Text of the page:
⭐⭐⭐⭐.5 4.5 out of 5 stars
Neil Gaiman has always been one of my favourite authors. The way he writes, mixing magic with everyday events, has a unique charm. His novels are imaginative, funny and full of impossible characters and situations.
The Ocean at the End of the Lane is one of those works that seem to be dedicated to children—the characters are very young, and the narration is simple. At some point in the plot, though, we realise that the story is actually too dark or scary or weird to be targeted at the youngest audience. That’s the case with Gaiman’s book.
It’s a story of a little boy who has to face the world of the adults and the supernatural supported by his friend Lettie Hempstock, her mother and grandmother. When the ruined opal miner commits suicide, something old and powerful awakens in the neighbouring woods. Something, that desires to find a way into our world and the last thing stopping it are our heroes.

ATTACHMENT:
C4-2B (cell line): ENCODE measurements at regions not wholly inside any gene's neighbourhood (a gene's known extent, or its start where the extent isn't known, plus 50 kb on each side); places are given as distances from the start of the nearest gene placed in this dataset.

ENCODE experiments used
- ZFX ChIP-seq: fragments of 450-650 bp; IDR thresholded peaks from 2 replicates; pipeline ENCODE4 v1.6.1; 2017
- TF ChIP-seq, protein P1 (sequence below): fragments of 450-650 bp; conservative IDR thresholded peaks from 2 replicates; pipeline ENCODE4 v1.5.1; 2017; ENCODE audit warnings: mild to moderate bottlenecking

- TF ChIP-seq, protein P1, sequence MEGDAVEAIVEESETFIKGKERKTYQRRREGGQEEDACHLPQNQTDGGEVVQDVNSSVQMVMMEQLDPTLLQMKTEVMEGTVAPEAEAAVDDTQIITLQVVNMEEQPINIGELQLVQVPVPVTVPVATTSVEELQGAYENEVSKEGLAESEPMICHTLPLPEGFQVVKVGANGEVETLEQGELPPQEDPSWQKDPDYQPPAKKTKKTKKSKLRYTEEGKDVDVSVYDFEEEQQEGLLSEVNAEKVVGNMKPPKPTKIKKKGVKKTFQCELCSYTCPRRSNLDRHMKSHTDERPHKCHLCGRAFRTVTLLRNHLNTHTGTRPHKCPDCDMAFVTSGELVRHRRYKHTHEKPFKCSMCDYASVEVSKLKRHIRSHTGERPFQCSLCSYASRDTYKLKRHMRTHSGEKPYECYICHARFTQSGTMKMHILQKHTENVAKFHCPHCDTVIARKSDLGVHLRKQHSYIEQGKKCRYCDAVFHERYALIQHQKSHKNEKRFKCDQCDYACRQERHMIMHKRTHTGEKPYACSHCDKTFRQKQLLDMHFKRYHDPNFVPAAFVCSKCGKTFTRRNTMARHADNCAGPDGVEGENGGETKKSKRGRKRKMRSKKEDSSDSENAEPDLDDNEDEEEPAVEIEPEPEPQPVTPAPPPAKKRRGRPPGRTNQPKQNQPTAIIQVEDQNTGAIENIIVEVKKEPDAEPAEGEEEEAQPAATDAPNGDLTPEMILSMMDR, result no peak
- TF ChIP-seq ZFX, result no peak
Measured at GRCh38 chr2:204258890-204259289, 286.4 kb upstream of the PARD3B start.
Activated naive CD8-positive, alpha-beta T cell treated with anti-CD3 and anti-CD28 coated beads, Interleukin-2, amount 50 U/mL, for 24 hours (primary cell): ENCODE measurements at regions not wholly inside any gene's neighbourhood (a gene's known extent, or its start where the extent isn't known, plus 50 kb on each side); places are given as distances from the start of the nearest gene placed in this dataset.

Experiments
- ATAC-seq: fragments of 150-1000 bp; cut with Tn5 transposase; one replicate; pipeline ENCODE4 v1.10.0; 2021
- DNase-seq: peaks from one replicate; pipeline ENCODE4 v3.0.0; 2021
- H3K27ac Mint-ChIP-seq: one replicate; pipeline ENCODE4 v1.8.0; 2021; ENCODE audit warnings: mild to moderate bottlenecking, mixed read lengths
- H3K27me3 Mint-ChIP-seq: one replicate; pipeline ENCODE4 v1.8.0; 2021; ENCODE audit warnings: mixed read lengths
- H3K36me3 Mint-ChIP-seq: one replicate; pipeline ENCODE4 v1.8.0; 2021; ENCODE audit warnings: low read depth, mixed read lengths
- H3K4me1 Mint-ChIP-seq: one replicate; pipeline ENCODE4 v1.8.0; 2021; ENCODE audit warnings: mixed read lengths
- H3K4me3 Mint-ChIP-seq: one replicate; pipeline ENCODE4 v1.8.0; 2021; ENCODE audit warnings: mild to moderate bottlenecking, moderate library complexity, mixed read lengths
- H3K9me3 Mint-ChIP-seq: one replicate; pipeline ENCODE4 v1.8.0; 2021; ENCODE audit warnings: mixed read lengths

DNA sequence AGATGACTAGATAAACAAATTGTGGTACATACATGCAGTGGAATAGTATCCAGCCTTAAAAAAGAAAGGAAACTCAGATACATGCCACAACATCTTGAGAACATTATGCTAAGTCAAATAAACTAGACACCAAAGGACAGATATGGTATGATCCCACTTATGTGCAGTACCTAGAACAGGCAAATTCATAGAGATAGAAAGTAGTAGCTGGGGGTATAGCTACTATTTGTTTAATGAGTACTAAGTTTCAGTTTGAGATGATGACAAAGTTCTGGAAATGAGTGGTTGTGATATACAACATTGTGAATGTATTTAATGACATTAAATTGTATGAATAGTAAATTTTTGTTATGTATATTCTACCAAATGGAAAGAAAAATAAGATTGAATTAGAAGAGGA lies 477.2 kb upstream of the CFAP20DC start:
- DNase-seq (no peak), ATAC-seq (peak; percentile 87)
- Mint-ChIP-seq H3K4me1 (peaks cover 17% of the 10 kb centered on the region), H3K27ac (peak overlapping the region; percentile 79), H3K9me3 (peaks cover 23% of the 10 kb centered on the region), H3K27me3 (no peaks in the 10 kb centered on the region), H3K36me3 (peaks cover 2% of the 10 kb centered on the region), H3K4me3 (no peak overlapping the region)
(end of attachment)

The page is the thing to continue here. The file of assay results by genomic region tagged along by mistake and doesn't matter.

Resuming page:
The novel is a perfect example of Gaiman’s prose— a bit weird and scary, surprising, magical and sooo imaginative. Recently, I’ve seen it on stage in London and simply loved it. The use of puppets was unexpected and dramatic but added even more to the story’s charm.
I recommend this book and a visit to the theatre o everyone that enjoy fantasy stories. Don’t let the age of the characters put you off—this story is good for everyone.